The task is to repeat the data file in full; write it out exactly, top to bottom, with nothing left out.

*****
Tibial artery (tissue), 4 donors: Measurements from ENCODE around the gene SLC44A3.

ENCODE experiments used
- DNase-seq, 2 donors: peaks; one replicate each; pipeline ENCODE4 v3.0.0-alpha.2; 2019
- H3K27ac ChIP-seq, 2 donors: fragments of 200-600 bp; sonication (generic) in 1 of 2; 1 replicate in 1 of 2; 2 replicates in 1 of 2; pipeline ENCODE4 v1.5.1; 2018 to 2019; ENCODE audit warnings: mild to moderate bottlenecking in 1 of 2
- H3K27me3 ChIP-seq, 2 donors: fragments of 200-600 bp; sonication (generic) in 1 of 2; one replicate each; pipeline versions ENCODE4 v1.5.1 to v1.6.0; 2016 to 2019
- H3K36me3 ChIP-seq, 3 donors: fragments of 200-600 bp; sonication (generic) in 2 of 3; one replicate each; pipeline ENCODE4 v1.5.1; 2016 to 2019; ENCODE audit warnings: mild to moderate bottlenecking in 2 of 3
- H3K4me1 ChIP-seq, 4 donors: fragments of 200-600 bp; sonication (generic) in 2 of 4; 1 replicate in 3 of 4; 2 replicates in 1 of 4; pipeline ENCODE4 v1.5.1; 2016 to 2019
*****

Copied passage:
Tibial artery (tissue), 4 donors: Measurements from ENCODE around the gene SLC44A3.

ENCODE experiments used
- DNase-seq, 2 donors: peaks; one replicate each; pipeline ENCODE4 v3.0.0-alpha.2; 2019
- H3K27ac ChIP-seq, 2 donors: fragments of 200-600 bp; sonication (generic) in 1 of 2; 1 replicate in 1 of 2; 2 replicates in 1 of 2; pipeline ENCODE4 v1.5.1; 2018 to 2019; ENCODE audit warnings: mild to moderate bottlenecking in 1 of 2
- H3K27me3 ChIP-seq, 2 donors: fragments of 200-600 bp; sonication (generic) in 1 of 2; one replicate each; pipeline versions ENCODE4 v1.5.1 to v1.6.0; 2016 to 2019
- H3K36me3 ChIP-seq, 3 donors: fragments of 200-600 bp; sonication (generic) in 2 of 3; one replicate each; pipeline ENCODE4 v1.5.1; 2016 to 2019; ENCODE audit warnings: mild to moderate bottlenecking in 2 of 3
- H3K4me1 ChIP-seq, 4 donors: fragments of 200-600 bp; sonication (generic) in 2 of 4; 1 replicate in 3 of 4; 2 replicates in 1 of 4; pipeline ENCODE4 v1.5.1; 2016 to 2019